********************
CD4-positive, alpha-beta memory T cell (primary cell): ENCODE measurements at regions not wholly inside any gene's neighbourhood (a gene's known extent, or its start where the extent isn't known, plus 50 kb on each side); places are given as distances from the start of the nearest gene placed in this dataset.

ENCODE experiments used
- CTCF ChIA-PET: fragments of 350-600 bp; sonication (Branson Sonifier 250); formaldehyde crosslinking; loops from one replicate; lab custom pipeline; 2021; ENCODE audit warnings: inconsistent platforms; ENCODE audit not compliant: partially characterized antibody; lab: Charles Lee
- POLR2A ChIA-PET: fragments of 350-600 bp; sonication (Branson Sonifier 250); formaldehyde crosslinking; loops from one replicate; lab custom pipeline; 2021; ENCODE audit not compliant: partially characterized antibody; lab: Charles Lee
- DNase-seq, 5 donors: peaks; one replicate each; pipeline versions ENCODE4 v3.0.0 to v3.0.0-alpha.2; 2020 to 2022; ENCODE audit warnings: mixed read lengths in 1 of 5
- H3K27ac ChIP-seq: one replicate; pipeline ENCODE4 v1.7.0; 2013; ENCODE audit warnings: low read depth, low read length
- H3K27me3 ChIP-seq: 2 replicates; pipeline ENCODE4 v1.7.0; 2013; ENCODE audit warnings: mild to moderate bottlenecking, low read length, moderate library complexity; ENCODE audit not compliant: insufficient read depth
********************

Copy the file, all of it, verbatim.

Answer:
CD4-positive, alpha-beta memory T cell (primary cell): ENCODE measurements at regions not wholly inside any gene's neighbourhood (a gene's known extent, or its start where the extent isn't known, plus 50 kb on each side); places are given as distances from the start of the nearest gene placed in this dataset.

ENCODE experiments used
- CTCF ChIA-PET: fragments of 350-600 bp; sonication (Branson Sonifier 250); formaldehyde crosslinking; loops from one replicate; lab custom pipeline; 2021; ENCODE audit warnings: inconsistent platforms; ENCODE audit not compliant: partially characterized antibody; lab: Charles Lee
- POLR2A ChIA-PET: fragments of 350-600 bp; sonication (Branson Sonifier 250); formaldehyde crosslinking; loops from one replicate; lab custom pipeline; 2021; ENCODE audit not compliant: partially characterized antibody; lab: Charles Lee
- DNase-seq, 5 donors: peaks; one replicate each; pipeline versions ENCODE4 v3.0.0 to v3.0.0-alpha.2; 2020 to 2022; ENCODE audit warnings: mixed read lengths in 1 of 5
- H3K27ac ChIP-seq: one replicate; pipeline ENCODE4 v1.7.0; 2013; ENCODE audit warnings: low read depth, low read length
- H3K27me3 ChIP-seq: 2 replicates; pipeline ENCODE4 v1.7.0; 2013; ENCODE audit warnings: mild to moderate bottlenecking, low read length, moderate library complexity; ENCODE audit not compliant: insufficient read depth